Editor’s Note: Digging In: Further Collected Writings of Jay Nordlinger is now available, here. The book has six chapters, and, here on the website, we have run an excerpt from each of them. Today is the last excerpt, from the last chapter in the book: “Music.” The below piece was published in our February 25, 2013, issue.
At the recent inauguration of President Obama, Beyoncé, the one-named pop star, sang the national anthem. But not really. She lip-synched it. This was obvious from the first note, when lips and music were not in sync. Beyoncé and the Marine Band had recorded the anthem. When it was showtime, Beyoncé pretended to sing, the band pretended to play, and the conductor conducted — though there was no need to, except to keep up appearances.
The lip-synching made the news, and some of the more uptight among us murmured. Beyoncé was defensive, even defiant. It was too cold to sing, she said. There hadn’t been a “proper sound check.” And so on. “I did not feel comfortable taking a risk.” Plus, singing along with a “pre-recorded track” is “very common in the music industry.” It certainly is.
A pop singer at an inauguration is a relatively new phenomenon. Traditionally, we have had classical singers: Marian Anderson, Marilyn Horne, Jessye Norman, Susan Graham . . . And classical musicians have higher standards than pop musicians, right? They have greater integrity, and a purer sense of art. Right? Well, consider Obama’s first inauguration, in 2009.
On that occasion, Senator Dianne Feinstein announced that the nation would be treated to “a unique musical performance.” It was, actually. A quartet had been assembled: Gabriela Montero, piano; Itzhak Perlman, violin; Yo-Yo Ma, cello; and Anthony McGill, clarinet. (They made a near-perfect modern-American tableau. Diversity committees everywhere must have rejoiced.) The four played a piece by John Williams — but not really. They pretended to play. They had recorded the piece in the Marine Barracks two days before. At the inauguration itself, they “hand-synched.”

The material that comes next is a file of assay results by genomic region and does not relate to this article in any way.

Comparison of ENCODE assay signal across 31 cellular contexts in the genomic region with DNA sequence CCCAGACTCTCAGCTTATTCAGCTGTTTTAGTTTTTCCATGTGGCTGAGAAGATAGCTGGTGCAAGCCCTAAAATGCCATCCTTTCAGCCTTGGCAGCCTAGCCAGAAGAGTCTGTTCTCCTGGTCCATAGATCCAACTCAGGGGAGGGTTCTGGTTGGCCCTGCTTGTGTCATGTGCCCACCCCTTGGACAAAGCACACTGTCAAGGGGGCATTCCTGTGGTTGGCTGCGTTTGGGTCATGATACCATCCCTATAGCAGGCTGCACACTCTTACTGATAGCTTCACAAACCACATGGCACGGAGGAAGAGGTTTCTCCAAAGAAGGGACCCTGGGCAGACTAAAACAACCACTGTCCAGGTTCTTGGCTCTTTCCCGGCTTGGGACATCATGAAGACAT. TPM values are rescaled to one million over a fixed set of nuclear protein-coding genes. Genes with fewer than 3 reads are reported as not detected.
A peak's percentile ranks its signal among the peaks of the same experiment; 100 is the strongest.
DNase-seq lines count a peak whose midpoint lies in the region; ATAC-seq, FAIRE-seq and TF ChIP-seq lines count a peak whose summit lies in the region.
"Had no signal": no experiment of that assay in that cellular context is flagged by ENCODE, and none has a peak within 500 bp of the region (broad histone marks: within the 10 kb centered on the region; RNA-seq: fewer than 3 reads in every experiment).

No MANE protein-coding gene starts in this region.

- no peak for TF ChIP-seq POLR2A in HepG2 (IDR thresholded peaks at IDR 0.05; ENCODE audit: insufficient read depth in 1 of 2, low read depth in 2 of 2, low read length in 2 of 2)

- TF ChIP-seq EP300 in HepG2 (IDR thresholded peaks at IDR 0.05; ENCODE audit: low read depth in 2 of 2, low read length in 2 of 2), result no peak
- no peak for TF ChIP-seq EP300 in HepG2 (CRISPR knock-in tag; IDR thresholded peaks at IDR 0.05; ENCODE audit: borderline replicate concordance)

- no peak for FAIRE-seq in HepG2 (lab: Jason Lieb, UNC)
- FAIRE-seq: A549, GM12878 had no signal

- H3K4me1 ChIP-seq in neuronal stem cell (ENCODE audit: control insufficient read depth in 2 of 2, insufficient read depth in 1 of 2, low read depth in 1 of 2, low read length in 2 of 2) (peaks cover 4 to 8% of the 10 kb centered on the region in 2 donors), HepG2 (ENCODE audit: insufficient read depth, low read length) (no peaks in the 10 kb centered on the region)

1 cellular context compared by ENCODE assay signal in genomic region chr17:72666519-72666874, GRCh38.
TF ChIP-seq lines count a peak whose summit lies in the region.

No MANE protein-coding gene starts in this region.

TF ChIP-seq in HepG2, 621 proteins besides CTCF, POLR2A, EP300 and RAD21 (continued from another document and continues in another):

They did a lot more than that — they went all out, in this charade. Perlman made his usual faces. (He bites his lip, à la Bill Clinton.) Ma made his usual faces. (Think silent movies.) The musicians pretended to coordinate with one another, as ensembles do. It was a brazen, shameless act.
Later, everyone explained that it was simply too cold to play. The instruments could not have taken it. “It would have been a disaster if we had done it any other way,” said Perlman. “This occasion’s got to be perfect. You can’t have any slip-ups.” Ma said, “A broken string was not an option. It was wicked cold.”
Fair enough. But what would you have done, reader? Would you have gone through the charade, as these guys did? Or would you have said something like the following? “Play the recording, and announce why. Or make some other arrangement. I don’t want to take part in a deception. I don’t want to pretend I’m playing when I’m not.”
The great Pavarotti lip-synched, on more than one occasion. In my opinion, it was the most disgraceful thing he ever did (in his professional life). He committed fraud, basically. In 1992, the BBC demanded its money back, because they had paid for broadcast rights to a live concert, not for lip-synching. And how about people who had bought tickets? If they wanted to listen to Pavarotti recordings, couldn’t they have stayed home and saved themselves the expense?